The Chennai airport is working on a proposal to outsource paramedical support and a decision in this regard was taken at a meeting held recently.
Airport Director E.P. Hareendranathan told The Hindu that discussions were held last week with all concerned. The reason for the proposal, he acknowledged, was the lack of adequate professionally trained paramedics at the airport to aid those flying in with a medical emergency. The final decision would be taken after another round of discussions.
According to Airports Authority of India (AAI) sources, the airport has half a dozen semi-trained paramedics. Under the existing system, these personnel shift passengers from the aircraft to an AAI ambulance, which then waits for the ambulance from private hospital to which the patient is being taken for treatment.
A senior doctor in the public healthcare sector said the key during emergencies was a well-equipped ambulance, especially for critical care patients who need ventilator support. In such cases, it was also essential to have someone trained in handling these cases. A doctor is a must, he added, for the paramedic's role is limited to shifting the patient who would have wild fluctuations in reading and had to be monitored closely. Paramedics alone would not do, he emphasised. The move comes at a time when Chennai is emerging as a healthcare destination for patients from across the world. While a comprehensive list is not available, facts show the numbers are growing.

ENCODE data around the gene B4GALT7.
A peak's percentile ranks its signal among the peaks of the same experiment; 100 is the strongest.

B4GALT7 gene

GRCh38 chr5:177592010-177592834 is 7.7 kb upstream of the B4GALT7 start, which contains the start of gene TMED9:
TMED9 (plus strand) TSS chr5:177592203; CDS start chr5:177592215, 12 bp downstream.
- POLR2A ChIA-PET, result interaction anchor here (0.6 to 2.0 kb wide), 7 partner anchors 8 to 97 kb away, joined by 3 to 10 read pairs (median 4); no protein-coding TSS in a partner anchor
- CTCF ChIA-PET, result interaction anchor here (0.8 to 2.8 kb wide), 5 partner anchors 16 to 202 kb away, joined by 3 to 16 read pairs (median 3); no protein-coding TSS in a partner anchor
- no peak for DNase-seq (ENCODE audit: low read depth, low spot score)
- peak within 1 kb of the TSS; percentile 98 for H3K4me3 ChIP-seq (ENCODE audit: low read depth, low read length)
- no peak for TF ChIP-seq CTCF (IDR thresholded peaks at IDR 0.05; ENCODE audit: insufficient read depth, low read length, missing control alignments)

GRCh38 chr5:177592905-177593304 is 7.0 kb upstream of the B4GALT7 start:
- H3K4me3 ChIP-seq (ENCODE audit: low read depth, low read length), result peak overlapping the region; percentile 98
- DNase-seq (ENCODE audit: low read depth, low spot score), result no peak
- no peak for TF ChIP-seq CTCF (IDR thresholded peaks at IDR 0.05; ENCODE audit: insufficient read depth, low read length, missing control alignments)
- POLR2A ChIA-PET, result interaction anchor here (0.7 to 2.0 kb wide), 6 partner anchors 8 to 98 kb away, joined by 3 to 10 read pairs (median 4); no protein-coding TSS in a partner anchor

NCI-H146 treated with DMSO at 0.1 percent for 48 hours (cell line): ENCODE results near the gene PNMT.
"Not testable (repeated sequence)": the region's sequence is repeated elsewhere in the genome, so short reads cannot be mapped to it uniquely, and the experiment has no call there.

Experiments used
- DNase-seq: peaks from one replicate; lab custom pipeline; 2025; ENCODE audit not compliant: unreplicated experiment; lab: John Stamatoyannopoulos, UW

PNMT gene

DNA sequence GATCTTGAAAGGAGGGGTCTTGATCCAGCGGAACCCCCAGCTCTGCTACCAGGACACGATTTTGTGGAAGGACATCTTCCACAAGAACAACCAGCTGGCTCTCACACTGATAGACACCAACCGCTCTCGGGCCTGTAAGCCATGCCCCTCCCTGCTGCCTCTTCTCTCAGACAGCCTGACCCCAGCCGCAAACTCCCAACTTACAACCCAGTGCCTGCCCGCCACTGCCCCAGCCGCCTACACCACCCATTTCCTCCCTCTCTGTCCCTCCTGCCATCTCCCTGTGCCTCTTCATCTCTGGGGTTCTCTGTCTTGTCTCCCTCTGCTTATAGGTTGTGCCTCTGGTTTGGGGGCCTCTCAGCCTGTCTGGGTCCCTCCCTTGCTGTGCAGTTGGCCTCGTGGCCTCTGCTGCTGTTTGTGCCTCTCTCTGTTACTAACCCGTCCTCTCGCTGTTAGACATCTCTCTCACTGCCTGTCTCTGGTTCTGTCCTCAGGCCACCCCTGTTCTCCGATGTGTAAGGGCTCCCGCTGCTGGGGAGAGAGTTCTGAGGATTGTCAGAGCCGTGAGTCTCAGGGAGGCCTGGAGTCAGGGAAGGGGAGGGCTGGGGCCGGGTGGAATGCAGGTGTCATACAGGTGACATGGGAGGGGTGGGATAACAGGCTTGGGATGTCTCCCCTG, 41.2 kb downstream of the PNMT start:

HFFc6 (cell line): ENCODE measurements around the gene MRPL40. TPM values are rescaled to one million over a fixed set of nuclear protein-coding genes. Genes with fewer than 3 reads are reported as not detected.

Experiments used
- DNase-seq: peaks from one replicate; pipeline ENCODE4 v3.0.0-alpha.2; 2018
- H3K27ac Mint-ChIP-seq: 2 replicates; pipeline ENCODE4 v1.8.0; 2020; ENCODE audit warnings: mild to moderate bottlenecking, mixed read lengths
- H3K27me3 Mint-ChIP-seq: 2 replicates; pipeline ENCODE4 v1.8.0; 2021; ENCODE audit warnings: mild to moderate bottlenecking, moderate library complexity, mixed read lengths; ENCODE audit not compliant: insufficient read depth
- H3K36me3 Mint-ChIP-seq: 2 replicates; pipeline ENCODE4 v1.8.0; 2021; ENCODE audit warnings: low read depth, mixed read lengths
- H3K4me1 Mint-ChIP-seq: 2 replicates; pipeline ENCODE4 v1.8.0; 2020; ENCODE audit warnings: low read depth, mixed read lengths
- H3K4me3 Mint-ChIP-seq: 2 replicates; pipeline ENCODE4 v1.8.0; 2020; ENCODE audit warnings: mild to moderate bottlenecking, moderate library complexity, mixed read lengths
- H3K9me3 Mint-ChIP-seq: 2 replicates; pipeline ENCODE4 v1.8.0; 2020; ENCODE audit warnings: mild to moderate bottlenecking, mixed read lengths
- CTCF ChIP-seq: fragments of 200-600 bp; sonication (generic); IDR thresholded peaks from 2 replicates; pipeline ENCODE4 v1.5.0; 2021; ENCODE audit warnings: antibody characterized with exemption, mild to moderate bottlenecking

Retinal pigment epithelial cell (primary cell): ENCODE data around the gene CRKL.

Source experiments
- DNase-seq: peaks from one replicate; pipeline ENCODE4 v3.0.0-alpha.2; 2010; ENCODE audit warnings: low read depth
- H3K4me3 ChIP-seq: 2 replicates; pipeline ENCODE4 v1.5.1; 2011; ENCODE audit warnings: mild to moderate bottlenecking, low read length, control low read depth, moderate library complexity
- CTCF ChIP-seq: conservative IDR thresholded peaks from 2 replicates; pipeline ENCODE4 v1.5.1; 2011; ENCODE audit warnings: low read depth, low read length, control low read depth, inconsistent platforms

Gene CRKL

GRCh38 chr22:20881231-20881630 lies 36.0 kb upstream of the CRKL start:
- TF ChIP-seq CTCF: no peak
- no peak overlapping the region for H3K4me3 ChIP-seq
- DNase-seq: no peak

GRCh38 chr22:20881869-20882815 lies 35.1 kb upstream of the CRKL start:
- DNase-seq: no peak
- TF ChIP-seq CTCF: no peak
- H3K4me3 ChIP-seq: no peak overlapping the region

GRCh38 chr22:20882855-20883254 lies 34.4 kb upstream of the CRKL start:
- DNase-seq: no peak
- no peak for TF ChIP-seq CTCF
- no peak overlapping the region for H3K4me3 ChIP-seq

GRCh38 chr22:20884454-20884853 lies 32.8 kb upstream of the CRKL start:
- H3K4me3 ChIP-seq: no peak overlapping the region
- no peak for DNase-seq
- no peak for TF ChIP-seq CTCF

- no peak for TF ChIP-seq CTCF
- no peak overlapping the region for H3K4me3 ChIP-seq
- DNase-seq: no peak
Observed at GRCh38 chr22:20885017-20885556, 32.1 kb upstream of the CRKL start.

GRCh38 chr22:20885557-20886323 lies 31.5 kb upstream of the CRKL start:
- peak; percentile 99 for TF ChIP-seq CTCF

For instance, the Chennai branch of Apollo Hospitals receives over 16,000 international patients every year from over 55 countries; at MIOT Hospital 12 per cent of the 1,20,000 patients in 2009-10 were from abroad; and Dr. Cherian's Frontier Lifeline Hospital received 2,166 patients from foreign countries between February 2004 and March 2010.
In addition, there is the huge influx of domestic ‘medical tourists,' who fly down to Chennai for medical help.
While hospitals take care of patients who book with them, it is the condition of those who come in on emergencies that is an issue.
A. Paul Robin, Vice-President, Corporate Relations, MIOT Hospitals, explains: “We have a tie-up with the AAI and our ambulance [with ventilator and doctor support] is allowed up to the tarmac entry point. In addition, there are two multilingual coordinators from the hospital at the airport round-the-clock to provide assistance.” With some variations, the procedure for the other hospitals would be similar.
The issue of lack of professionally trained paramedics at the Chennai airport was also raised in the facilitation committee meeting held a fortnight ago. Citing the example of paramedics being outsourced in both Bangalore and Hyderabad airports, participants at the meeting urged the authorities to introduce a similar system at the Chennai airport.
AAI sources said two years ago a proposal was mooted to outsource the work to a private hospital in the city. However, owing to pressure from a section of employees, it was dropped.
Talking about the number of paramedics required for the Chennai airport, a former AAI officer said 30 was a must for an airport this size.
AAI personnel also expressed concern over the condition of the six ambulances being maintained by the AAI. None of them was fully equipped and some do not even have air-conditioning.